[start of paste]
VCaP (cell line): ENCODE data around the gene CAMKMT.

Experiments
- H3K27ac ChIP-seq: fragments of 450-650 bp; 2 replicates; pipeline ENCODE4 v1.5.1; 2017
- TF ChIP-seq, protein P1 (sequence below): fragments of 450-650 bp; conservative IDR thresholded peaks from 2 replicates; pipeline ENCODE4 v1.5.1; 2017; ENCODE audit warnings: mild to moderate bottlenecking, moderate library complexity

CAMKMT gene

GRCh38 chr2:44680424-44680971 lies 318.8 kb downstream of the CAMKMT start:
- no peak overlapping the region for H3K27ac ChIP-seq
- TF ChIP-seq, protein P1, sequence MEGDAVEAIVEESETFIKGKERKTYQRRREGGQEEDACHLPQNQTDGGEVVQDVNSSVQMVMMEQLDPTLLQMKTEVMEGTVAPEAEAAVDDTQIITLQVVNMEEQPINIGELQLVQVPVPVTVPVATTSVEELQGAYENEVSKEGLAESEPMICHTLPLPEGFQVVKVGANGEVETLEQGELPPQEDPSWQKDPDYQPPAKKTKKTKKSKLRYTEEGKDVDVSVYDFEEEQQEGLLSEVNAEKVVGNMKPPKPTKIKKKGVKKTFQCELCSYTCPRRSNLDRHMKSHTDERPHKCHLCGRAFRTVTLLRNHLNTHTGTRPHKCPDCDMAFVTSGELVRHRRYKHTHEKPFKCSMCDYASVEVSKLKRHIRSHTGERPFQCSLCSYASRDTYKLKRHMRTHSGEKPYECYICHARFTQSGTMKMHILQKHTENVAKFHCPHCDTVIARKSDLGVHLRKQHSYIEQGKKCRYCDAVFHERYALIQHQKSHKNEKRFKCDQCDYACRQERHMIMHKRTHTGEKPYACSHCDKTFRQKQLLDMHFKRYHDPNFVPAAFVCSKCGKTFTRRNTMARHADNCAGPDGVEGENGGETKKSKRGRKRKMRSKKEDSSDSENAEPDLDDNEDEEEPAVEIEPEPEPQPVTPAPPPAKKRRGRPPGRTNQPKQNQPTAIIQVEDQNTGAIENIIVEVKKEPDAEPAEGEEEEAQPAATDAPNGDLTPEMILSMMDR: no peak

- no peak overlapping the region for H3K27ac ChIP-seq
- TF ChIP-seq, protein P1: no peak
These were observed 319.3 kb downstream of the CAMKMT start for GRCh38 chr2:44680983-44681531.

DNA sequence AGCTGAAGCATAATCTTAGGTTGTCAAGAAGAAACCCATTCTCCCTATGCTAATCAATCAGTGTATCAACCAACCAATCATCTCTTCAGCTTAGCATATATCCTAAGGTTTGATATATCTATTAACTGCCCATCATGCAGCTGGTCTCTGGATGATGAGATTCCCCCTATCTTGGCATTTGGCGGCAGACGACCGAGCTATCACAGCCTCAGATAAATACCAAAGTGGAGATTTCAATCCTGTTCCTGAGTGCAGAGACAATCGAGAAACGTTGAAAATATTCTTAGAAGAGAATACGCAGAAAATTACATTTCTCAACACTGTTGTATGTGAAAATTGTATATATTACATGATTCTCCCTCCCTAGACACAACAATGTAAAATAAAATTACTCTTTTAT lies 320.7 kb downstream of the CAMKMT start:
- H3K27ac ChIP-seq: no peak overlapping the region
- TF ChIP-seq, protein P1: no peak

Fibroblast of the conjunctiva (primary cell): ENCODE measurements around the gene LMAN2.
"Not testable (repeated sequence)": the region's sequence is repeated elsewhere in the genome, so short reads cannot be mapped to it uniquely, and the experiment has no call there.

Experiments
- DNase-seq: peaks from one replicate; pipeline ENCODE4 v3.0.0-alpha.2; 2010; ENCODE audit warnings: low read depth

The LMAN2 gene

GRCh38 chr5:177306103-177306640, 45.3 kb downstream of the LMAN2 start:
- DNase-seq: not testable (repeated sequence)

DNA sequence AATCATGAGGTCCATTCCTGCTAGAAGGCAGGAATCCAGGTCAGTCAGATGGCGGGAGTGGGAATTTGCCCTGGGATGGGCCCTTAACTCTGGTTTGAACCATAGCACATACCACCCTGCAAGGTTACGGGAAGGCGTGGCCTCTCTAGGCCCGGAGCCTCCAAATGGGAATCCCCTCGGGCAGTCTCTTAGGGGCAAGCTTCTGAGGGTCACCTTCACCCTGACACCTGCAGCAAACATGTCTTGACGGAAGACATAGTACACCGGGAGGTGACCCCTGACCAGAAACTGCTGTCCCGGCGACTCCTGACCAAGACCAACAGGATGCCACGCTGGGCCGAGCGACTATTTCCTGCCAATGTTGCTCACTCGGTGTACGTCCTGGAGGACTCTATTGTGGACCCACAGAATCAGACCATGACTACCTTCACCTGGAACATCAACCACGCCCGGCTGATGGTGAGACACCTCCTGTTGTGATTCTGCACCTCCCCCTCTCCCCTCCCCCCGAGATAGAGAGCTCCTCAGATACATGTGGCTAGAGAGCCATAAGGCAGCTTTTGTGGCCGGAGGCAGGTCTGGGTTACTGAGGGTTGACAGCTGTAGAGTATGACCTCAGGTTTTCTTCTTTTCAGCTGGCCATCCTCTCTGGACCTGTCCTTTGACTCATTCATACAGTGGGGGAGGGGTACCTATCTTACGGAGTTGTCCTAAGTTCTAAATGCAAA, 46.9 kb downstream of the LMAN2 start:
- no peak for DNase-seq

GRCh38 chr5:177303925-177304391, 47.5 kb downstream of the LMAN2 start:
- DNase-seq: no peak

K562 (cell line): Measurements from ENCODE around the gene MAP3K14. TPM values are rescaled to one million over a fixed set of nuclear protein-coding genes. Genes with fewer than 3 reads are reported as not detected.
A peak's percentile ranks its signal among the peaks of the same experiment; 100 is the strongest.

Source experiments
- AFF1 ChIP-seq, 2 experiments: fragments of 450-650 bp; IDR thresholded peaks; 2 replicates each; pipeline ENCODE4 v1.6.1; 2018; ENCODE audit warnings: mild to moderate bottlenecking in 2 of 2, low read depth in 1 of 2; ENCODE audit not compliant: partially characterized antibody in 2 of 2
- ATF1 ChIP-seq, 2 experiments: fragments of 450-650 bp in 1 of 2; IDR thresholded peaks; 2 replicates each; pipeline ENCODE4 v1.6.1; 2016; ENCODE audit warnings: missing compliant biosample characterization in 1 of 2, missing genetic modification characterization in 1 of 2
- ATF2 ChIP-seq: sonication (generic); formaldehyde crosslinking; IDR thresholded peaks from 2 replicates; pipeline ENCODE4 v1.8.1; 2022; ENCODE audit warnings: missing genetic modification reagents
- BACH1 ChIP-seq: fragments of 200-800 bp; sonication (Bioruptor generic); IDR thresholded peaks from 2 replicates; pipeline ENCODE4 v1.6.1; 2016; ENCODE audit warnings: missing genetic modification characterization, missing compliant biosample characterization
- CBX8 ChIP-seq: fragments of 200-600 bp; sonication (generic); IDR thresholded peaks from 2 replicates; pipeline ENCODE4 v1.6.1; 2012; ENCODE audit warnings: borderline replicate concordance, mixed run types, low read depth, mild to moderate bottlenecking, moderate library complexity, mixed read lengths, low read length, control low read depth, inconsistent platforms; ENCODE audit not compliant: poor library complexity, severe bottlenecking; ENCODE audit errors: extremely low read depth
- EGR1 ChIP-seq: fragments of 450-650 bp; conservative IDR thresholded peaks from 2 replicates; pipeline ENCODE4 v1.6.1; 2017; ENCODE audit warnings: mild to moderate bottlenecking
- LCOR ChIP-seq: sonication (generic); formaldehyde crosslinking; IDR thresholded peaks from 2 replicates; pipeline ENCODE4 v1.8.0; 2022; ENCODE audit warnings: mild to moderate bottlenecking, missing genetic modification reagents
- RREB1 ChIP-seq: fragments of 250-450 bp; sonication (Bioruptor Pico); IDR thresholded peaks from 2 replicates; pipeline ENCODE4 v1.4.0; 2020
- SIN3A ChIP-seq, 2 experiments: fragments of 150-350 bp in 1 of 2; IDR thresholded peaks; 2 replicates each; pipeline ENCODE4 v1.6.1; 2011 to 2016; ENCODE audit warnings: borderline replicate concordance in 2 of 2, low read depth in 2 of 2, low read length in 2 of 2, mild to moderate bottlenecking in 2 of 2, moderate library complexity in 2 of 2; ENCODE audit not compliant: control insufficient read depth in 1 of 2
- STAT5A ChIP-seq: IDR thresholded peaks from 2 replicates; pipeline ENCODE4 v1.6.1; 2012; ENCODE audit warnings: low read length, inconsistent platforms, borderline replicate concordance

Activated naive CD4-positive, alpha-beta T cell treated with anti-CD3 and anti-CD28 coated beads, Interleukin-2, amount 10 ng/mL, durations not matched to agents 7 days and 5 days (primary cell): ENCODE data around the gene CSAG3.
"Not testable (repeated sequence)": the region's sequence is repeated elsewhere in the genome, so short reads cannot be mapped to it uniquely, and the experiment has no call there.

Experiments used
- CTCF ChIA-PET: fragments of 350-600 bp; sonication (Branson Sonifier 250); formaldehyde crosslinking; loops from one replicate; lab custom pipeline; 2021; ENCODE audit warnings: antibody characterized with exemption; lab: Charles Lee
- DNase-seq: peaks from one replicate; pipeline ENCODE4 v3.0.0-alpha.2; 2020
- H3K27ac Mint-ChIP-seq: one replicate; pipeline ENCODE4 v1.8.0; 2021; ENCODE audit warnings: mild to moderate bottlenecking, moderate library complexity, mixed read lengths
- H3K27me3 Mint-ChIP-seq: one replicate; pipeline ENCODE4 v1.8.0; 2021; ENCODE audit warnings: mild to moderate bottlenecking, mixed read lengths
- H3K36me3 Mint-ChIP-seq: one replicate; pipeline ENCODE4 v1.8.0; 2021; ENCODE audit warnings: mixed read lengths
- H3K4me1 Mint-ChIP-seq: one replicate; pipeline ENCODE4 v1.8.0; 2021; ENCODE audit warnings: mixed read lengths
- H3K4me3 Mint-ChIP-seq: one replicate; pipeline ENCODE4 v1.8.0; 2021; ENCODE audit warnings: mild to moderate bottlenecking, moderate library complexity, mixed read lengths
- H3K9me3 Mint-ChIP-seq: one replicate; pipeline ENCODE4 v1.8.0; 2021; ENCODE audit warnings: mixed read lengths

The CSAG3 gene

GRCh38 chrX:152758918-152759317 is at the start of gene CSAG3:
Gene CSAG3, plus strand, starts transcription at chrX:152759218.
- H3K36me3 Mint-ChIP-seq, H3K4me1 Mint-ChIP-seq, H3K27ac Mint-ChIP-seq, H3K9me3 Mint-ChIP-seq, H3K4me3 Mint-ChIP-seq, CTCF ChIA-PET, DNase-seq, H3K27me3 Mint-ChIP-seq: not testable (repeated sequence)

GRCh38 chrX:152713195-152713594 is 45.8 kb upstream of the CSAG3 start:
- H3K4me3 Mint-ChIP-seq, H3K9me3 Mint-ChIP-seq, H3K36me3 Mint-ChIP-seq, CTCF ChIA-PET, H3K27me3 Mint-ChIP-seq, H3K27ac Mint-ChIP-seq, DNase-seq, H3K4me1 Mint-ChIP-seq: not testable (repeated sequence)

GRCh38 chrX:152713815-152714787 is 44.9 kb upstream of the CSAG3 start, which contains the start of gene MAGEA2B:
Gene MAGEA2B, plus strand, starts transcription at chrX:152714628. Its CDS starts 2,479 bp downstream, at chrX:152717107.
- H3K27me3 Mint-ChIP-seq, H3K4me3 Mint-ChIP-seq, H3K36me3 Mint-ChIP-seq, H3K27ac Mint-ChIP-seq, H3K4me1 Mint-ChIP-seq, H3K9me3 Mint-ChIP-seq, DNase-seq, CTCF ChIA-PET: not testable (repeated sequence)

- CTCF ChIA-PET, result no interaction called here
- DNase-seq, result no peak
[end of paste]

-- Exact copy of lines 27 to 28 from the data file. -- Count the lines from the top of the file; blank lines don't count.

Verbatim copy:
A peak's percentile ranks its signal among the peaks of the same experiment; 100 is the strongest.

Source experiments